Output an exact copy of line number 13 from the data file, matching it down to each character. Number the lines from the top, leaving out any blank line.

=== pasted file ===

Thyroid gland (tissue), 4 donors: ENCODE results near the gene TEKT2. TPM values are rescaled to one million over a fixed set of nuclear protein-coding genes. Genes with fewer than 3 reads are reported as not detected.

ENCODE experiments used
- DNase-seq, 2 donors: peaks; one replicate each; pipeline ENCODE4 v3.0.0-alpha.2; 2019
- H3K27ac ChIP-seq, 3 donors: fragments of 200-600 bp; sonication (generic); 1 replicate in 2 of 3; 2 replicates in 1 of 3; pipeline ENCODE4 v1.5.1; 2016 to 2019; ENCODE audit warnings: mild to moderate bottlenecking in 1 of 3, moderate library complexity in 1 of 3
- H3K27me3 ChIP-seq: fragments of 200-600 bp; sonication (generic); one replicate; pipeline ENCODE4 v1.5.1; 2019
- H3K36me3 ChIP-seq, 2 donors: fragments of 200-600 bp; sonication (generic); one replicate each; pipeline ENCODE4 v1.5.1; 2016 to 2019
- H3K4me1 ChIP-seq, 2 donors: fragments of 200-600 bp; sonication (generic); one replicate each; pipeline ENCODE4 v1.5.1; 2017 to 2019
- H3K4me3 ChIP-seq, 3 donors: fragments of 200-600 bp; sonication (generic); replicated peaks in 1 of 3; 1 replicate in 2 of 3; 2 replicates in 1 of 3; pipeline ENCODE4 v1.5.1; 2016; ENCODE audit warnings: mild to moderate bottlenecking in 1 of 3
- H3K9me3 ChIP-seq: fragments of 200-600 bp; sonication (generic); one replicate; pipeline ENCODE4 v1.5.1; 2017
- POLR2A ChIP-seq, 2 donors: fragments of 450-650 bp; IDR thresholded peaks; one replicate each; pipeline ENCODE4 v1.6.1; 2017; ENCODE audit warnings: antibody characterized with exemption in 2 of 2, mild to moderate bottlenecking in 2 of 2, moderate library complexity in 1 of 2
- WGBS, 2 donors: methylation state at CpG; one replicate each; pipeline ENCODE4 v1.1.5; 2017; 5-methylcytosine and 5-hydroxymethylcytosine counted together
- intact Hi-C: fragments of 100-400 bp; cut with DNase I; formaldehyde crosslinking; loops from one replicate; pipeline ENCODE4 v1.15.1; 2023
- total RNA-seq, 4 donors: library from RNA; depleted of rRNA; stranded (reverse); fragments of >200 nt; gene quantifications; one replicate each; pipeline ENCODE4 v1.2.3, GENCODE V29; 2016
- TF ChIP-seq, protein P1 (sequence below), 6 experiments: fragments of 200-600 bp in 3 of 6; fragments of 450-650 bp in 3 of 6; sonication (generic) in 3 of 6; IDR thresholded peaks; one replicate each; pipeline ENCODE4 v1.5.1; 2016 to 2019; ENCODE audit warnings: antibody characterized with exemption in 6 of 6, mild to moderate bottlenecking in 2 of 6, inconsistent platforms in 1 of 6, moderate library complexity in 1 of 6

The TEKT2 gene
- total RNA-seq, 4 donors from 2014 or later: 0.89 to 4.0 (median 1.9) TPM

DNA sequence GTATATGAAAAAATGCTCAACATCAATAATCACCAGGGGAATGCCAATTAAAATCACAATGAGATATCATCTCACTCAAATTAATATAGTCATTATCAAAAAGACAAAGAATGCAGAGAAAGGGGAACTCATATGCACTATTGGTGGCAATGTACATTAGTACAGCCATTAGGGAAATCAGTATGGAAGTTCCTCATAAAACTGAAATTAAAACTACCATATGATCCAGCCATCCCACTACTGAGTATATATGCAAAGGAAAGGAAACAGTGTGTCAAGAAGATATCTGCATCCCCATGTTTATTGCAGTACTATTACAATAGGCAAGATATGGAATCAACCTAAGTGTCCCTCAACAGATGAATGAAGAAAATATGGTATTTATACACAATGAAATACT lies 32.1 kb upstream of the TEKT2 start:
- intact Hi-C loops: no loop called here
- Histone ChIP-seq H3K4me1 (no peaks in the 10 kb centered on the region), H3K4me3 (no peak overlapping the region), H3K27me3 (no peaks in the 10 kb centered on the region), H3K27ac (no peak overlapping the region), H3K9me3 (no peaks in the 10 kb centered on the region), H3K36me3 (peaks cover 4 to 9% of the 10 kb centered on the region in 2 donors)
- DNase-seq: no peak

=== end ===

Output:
- total RNA-seq, 4 donors: library from RNA; depleted of rRNA; stranded (reverse); fragments of >200 nt; gene quantifications; one replicate each; pipeline ENCODE4 v1.2.3, GENCODE V29; 2016